A Day in the Life of a Neuro-Oncologist
What is neuro-oncology? Sounds pretty complex, right? It’s what Dr. Nick Avgeropoulos—or Dr. Nick, as he prefers to be called—does every day at the UF Health Cancer Center – Orlando Health. Dr. Nick is a specially trained doctor who treats cancer of the brain and spine. He works with patients who are facing the biggest challenge of their lives to provide them with the treatment and care they need.
So, what’s it like to be Dr. Nick for a day? We asked him a few questions to find out:
Q: As a neuro-oncologist, what types of conditions do you treat?
Neuro-oncology focuses on treating cancer that affects the nervous system, which is made up of the brain, spinal cord and peripheral nerves. The tumors that we treat can directly affect the nervous system, or it can indirectly affect it through other types of cancers, such as lung cancer or breast cancer.
As a neuro-oncologist, I not only treat the cancer itself, but I help treat conditions related to the tumor as well. So, for example, this might include seizures or memory disorders that are caused by a brain tumor.
I also help coordinate physical or cognitive rehabilitation for the patient. Unfortunately, many of these tumors can affect a patient’s speech or ability to do simple tasks like drive, walk and read. So, while my main job is to treat the tumor itself, I often work with other doctors to make sure that we are integrating every aspect of the patient’s care.
Q: Are you the only doctor who is involved in treating your patients?
No, definitely not. I would be pretty overwhelmed if I was! We’ve got an entire team of people involved, from neurosurgeons to nutrition specialists. For us, it’s all about teamwork. It’s not about diffusing responsibility. It’s about a privilege of sharing responsibility. When it comes to solving a problem, the more minds we can bring together, the better. We want to exhaustively research and consider all the treatment options for a patient. Everyone’s experience needs to come together to make the best possible decision.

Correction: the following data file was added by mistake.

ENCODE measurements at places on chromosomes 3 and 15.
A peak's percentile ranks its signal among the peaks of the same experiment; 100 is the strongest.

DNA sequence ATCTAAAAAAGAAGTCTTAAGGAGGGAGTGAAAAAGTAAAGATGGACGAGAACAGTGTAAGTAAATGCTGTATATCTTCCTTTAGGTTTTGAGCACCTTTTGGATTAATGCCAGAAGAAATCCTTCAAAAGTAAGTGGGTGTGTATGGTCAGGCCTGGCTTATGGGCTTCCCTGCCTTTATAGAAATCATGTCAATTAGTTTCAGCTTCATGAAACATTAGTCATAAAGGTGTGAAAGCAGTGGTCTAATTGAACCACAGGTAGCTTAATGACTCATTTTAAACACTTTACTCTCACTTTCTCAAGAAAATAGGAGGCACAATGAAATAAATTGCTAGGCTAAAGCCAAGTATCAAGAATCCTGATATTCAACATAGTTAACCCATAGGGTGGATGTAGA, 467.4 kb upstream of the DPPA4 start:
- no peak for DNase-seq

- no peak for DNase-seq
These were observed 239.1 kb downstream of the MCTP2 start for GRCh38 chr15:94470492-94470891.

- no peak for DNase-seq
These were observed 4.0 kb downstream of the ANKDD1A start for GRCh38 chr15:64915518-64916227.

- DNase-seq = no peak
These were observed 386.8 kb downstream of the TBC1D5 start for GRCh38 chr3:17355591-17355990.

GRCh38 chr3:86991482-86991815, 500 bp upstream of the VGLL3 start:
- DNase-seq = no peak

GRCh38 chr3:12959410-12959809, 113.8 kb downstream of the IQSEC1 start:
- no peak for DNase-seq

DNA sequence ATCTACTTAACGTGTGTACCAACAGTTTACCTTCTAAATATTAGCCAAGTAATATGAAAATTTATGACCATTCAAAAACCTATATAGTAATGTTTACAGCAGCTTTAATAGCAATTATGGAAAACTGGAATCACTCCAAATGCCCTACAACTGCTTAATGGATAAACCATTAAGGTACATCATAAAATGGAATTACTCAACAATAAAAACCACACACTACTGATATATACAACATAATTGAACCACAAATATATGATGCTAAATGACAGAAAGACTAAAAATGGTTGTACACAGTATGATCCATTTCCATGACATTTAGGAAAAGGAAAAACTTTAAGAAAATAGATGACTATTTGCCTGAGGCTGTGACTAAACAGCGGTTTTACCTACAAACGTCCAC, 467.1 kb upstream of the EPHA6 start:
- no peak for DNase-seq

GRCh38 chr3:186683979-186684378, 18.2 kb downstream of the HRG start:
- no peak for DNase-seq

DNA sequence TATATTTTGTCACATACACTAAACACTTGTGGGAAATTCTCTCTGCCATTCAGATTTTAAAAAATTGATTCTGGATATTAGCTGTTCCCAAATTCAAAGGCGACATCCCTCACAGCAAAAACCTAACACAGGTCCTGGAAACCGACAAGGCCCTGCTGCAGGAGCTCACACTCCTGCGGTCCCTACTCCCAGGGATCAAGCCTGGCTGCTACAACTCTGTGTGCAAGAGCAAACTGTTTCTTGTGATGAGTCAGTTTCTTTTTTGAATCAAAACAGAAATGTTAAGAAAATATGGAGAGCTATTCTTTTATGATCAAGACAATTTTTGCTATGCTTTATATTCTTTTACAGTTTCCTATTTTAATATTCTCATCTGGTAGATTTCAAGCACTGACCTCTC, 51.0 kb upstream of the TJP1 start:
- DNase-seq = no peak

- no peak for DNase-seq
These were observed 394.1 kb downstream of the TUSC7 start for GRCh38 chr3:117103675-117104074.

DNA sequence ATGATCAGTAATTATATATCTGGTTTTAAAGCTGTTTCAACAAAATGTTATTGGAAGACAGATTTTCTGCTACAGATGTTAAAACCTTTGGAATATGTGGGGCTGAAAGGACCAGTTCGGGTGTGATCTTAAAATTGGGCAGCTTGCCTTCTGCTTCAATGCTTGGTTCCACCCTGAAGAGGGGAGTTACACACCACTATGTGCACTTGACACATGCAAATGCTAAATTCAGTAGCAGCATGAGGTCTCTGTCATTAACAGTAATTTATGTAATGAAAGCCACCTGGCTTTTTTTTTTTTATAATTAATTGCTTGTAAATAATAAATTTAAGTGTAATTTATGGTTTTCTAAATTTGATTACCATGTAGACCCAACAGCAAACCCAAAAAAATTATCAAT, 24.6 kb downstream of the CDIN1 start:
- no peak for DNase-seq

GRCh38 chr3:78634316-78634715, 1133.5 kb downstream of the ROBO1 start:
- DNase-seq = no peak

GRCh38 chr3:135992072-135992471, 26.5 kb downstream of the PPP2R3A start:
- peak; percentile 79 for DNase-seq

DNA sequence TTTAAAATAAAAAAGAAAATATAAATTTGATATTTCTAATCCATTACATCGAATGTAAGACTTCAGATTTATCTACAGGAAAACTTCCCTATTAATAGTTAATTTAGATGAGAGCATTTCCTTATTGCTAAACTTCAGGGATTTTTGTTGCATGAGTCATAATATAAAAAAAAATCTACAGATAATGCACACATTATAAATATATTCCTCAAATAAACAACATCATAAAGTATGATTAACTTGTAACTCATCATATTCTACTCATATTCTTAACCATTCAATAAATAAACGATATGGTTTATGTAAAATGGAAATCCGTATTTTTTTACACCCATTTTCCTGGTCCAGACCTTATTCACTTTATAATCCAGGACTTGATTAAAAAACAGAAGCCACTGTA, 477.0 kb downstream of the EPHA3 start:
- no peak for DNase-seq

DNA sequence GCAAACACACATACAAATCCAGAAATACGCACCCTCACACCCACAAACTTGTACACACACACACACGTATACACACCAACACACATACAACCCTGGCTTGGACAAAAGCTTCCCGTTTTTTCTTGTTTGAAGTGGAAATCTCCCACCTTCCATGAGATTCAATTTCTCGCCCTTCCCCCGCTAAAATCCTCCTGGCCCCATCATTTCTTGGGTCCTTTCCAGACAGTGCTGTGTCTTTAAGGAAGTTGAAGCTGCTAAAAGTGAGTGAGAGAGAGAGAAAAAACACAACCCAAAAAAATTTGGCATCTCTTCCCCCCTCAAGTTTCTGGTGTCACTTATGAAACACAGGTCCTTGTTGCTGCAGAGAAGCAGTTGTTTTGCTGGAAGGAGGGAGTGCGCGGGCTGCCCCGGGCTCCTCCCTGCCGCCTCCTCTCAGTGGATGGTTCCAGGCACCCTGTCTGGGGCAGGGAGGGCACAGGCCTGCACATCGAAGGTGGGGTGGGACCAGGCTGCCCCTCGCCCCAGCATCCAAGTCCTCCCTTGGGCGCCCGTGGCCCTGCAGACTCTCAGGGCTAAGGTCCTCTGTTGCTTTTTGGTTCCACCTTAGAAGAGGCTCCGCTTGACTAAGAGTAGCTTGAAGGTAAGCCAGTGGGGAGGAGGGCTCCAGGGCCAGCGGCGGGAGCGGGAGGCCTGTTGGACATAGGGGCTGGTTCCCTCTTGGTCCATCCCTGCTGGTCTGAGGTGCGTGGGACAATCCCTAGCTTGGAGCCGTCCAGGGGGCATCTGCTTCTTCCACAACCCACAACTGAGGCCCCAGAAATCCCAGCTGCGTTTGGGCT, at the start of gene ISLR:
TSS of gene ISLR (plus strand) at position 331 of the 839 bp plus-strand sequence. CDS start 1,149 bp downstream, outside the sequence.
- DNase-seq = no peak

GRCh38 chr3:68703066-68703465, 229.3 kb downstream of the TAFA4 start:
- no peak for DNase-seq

Q: How is your job different from that of a neurosurgeon?
My job is actually quite different from what a neurosurgeon does. I am a medical neuro-oncologist, so that means I am trained in chemotherapy and pharmacology. As I mentioned earlier, I also help treat other conditions that are caused by a brain or spinal tumor, like memory disorders. In essence, you can think of me as the “glue.” I usually play a large role in managing the patient’s care as a whole, not just one specific aspect of it.
However, one of the things I don’t do is surgery. Some of the other doctors here at the Cancer Center like to joke that I wouldn’t be very good at it. But anyway, as you might have guessed, surgery is typically performed by a neurosurgeon. These doctors are trained to do surgery for all kinds of brain and spinal conditions — not just cancerous tumors.
Q: How do you detect and diagnose a brain or spinal tumor?
Typically, a person will have symptom or sign that is unusual, such as a seizure or persistent headaches. Their memory or behavior might suddenly change, or they may experience weakness or numbness on one side of the body.
Once the person sees a general doctor or goes to the emergency room, an MRI of the brain is usually performed. But an MRI is only so accurate. You can never be 100 percent sure what you’re dealing with based on an MRI. So usually, a neurosurgeon will need to remove a piece of the tumor so that it can be analyzed.
Then, that’s where I come in. I work with the other doctors involved to review what we’ve found and make a decision about the patient’s treatment plan.
Q: Is surgery the most common option for treating someone with a brain or spinal tumor?
Most of the time, yes. Surgery is typically the first line of defense, and then chemotherapy and radiation will come in after that. But let’s say that the tumor is located in the part of the brain that controls your speech. If that’s the case, then the surgeon won’t be able to remove the entire tumor because it’s too dangerous. So, the goal then becomes to remove as much of the tumor as possible.
Other times, the risk of surgery may not always be necessary. Instead, it may be better for the patient to undergo chemotherapy or radiation to treat the tumor. The key is always to make sure we’re making the right diagnosis so that we can develop the right treatment plan.
Q: You also co-direct the Brain and Spine Tumor Support Group at the UF Health Cancer Center – Orlando Health. Why is that role so important to you?
For me, how a patient faces this battle in their lives is hugely important. That’s what these families are thinking about — and after they leave the clinic, they need support. Our support group is a great way of helping patients learn more about their specific condition and how to cope with it.
But even more importantly, it’s about connecting with people who are going through a similar experience. Sometimes just being able to talk about what you’re going through can make a huge difference. It helps patients and their families deal with the struggles that they’re facing and find a way to overcome them. For me, it’s not only about treating what we see on the scan, but it’s about treating the patient as a whole.